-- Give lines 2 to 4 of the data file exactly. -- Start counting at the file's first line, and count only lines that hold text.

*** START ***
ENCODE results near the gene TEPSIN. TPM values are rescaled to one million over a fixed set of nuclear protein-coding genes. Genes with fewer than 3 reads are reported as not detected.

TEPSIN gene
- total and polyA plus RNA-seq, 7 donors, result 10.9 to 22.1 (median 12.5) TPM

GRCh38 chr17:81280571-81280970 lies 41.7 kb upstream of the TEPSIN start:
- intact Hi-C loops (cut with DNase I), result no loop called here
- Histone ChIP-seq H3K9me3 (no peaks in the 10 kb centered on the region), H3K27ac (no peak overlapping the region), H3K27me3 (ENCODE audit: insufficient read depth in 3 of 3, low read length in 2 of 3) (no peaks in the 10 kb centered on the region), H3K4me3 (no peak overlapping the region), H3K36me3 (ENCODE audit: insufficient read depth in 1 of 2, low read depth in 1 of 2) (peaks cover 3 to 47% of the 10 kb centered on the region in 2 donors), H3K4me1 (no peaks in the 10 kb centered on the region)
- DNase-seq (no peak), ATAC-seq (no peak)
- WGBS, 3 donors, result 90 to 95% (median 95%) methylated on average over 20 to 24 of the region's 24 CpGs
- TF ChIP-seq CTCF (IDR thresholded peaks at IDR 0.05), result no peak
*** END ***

TEPSIN gene
- total and polyA plus RNA-seq, 7 donors, result 10.9 to 22.1 (median 12.5) TPM

GRCh38 chr17:81280571-81280970 lies 41.7 kb upstream of the TEPSIN start: